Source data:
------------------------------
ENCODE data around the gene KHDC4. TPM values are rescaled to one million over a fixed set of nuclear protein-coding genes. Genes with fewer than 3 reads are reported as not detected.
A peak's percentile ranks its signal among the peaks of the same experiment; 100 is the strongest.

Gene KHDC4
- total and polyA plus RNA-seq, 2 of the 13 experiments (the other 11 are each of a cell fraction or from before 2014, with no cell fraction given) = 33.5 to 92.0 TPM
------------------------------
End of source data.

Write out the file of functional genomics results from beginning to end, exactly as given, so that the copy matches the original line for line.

ENCODE data around the gene KHDC4. TPM values are rescaled to one million over a fixed set of nuclear protein-coding genes. Genes with fewer than 3 reads are reported as not detected.
A peak's percentile ranks its signal among the peaks of the same experiment; 100 is the strongest.

Gene KHDC4
- total and polyA plus RNA-seq, 2 of the 13 experiments (the other 11 are each of a cell fraction or from before 2014, with no cell fraction given) = 33.5 to 92.0 TPM